On 10th March 1656, on Amavas night, Sri Guru Har Rai Sahib Ji came here and held a diwan for the Sangat. Sri Guru Harkrishan Sahib Ji was summoned to Delhi was Mughal Emperor Aurangzeb who was looking to destablize the Sikhs. Guru Harkrishan refused to meet Aurangzeb but agreed to meet Raja Jai Singh at the Raja's request. Guru Harkrishan travelled from Kiratpur Sahib via Panjokhrha and arrived in Kurukshetra. Guru Harkrishan stayed in the house of Tarkhan Sikh (carpenter) where Guru Amar Das and Guru Har Rai had stayed. In remembrance of his father Guru Har Rai, a langer was organized. Different varieties of food were prepared and all of the sangat took a meal in pangat.

Gurdwara Sri Guru Hargobind Sahib Kurukshetra

Sri Guru Hargobind Sahib Ji came here after dealing with Chandu Shah. Chandu Shah, born an upper caste hindu, was a wealthy banker and revenue official at the mughal court at Lahore, and was responsible for the torture and death of Sri Guru Arjan Sahib Ji.

Emperor Jahangir turned over Chandu Shah to Guru Hargobind. Chandu Shah was dragged through the streets of Lahore by the angry Sikhs who had witnessed the atrocities perpetrated against their beloved Guru Arjan, Chandu Shah died a miserable death. The final blow came, ironically, from the very person whom Chandu Shah had employed to pour hot sand on Guru Arjan's blistered body.

Guru Hargobind's second visit to Kurukshetra was when Guru Ji was travelling to help Baba Almast at Nanakmatta when the siddh's had taken over. Guru Hargobind helped a blind old lady see again and relieved a man from kohar (disease).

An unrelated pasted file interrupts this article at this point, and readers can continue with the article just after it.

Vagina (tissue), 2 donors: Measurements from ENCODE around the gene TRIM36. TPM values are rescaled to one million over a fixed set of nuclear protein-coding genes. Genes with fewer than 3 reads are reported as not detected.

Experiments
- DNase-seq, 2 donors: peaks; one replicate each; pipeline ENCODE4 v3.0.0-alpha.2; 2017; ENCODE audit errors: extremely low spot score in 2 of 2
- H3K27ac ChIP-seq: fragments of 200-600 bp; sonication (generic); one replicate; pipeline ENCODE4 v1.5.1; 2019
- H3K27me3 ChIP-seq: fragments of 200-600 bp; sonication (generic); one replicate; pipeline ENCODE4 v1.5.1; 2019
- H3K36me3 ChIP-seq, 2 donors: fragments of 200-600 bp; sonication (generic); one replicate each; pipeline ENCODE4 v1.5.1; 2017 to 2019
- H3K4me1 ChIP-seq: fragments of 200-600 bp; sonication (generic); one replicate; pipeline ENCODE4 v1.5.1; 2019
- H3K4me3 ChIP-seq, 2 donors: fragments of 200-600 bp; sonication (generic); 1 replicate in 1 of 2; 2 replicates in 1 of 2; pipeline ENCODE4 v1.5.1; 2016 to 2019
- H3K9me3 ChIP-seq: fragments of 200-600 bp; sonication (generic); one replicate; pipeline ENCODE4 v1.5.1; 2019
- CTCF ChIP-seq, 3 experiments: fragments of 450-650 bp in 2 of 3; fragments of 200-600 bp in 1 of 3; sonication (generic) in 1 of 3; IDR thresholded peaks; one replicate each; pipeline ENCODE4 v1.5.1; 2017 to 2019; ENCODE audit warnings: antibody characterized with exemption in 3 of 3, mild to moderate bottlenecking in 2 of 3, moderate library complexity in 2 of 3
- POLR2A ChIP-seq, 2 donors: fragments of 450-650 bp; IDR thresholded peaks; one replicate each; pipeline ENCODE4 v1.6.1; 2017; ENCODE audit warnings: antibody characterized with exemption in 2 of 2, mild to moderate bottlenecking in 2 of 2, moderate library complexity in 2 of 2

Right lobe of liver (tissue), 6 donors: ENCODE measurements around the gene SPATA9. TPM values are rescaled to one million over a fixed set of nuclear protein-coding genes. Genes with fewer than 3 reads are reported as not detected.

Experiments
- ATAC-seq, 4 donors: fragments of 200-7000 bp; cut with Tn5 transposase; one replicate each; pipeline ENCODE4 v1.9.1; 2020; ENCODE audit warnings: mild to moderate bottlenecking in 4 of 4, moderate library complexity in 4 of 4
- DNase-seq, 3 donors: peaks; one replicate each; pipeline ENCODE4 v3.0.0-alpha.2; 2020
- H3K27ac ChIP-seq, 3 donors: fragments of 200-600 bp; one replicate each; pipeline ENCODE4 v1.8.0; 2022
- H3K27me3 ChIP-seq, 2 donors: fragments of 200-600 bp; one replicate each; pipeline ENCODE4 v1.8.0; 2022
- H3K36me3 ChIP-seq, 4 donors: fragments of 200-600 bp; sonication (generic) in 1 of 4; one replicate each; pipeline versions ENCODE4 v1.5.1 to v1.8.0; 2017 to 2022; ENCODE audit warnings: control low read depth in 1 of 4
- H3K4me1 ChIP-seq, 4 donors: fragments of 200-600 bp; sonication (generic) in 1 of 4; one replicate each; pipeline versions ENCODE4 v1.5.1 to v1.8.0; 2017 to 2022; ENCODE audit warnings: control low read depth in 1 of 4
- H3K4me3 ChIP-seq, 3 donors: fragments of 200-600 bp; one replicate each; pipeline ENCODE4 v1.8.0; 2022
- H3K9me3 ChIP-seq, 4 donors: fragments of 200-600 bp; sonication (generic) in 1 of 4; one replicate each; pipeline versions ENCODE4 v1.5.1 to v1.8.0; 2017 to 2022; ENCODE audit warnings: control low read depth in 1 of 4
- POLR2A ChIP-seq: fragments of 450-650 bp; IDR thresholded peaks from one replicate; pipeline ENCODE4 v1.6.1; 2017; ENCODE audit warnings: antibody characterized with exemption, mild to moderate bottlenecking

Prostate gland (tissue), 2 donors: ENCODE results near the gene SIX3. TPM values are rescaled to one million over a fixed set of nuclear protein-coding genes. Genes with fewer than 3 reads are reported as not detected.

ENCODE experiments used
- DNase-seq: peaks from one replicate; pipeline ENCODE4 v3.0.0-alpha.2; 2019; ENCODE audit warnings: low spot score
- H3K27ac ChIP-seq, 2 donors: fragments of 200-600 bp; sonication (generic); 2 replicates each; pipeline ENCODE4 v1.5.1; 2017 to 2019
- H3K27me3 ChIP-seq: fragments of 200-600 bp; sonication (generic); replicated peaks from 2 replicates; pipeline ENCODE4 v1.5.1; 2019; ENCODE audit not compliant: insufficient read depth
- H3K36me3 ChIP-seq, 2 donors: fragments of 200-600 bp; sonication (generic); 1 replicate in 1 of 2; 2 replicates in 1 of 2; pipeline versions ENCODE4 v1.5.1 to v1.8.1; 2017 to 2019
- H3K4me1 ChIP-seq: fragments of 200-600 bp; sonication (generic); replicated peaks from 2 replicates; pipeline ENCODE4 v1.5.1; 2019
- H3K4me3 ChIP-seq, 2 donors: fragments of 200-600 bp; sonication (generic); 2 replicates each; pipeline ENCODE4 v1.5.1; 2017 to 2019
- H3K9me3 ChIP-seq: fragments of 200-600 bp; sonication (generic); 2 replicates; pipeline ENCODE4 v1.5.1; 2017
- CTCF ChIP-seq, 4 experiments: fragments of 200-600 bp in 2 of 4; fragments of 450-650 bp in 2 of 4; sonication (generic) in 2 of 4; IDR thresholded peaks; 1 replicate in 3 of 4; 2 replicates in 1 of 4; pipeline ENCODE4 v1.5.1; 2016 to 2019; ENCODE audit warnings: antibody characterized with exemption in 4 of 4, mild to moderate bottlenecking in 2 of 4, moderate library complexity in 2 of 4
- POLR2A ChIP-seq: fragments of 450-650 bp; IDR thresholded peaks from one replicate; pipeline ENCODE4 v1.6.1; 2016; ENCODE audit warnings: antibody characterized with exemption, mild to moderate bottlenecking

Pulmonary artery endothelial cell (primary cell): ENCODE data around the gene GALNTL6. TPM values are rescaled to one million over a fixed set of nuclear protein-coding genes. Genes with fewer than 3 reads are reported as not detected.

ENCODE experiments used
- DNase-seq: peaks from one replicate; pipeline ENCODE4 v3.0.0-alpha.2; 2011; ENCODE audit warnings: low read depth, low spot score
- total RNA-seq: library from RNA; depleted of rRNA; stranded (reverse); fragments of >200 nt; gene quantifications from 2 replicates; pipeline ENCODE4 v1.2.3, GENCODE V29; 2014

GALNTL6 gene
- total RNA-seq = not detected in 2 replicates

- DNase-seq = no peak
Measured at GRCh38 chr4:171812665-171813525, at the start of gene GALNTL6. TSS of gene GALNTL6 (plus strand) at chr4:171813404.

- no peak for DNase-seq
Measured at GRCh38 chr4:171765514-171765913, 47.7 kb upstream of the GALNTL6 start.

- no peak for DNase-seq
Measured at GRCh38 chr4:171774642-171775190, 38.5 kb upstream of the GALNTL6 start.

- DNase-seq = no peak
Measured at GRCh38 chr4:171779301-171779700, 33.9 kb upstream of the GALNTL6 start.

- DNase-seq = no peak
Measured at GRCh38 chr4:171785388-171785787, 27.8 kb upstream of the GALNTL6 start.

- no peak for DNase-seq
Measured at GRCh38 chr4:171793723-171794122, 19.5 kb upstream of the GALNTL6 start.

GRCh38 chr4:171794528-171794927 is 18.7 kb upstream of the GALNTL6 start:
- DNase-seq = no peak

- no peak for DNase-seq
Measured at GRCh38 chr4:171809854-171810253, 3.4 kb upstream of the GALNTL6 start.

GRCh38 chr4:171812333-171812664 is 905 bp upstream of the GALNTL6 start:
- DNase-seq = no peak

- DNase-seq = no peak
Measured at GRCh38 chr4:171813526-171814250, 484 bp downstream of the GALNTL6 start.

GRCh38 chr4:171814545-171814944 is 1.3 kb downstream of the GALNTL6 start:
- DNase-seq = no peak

Gurdwara Sri Guru Tegh Bahadur Sahib Kurukshetra

Sri Guru Tegh Bahadur Sahib Ji visited here during his Malwa tour in 1670.

Gurdwara Sri Pata Sahib

When Sri Guru Gobind Singh Ji came to Kurukshetra on the occasion of the solar eclipse fair in 1701-02 from Anandpur Sahib, he camped at the place now occupied by Gurdwara Sri Pata Sahib. During the occasion of the solar eclipse it was, as it still is, the custom to give rich presents as alms to Brahmans during the eclipse, and receive their benediction in the belief that this would relieve the Sun God from the clutches of demons eating him away (as the eclipse was traditionally interpreted). This would earn the donors riches in the afterlife.

Guru Gobind Singh found a novel way of dispelling this falsehood. He loaded a donkey with costly presents and asked the Brahmans to take it as alms. The Brahmans coveted the presents but hesitated to catch the donkey, lest they were polluted by touching the lowly and unholy animal. The sight amused the onlookers who gathered around the Guru. This was what the Guru had desired. He explained to the people the absurdity of relating the eclipses to mythical gods and demons and the futility of giving alms to greedy priests.

The Guru was, however, pleased with Mani Ram, one of the Brahmans, who, undeterred by other priest's threats of excommunication, took hold of the donkey as Guru's grace and asked for his blessings. Guru Gobind Singh gave him a horse, hukamnama and a katar as gifts. Guru Gobind Singh and his family stayed with Mani Ram whose sister served Mata Gujri with great respect. As a result Guru Gobind Singh gave a Panj Granthi Pothi to the family. The hukamnama is still preserved at the Gurdwara.

Gurdwara Sri Raj Ghat Guru Gobind Singh Sahib

Sri Guru Gobind Singh Ji is also said to have visited here during his stay at Kurukshetra. Breaking the local rules of not preparing food during the eclipse Guru Gobind Singh had langar prepared. A sadhu increased his hunger with a plan to eat the whole of the langar by himself and make the Sikhs feel ashamed. Guru Gobind Singh asked the Sikh sewadars to serve langar saying Satnam. When Sadhu started eating the langar he became full very quickly, after his first bite, and fell at Guru Gobind Singh's feet.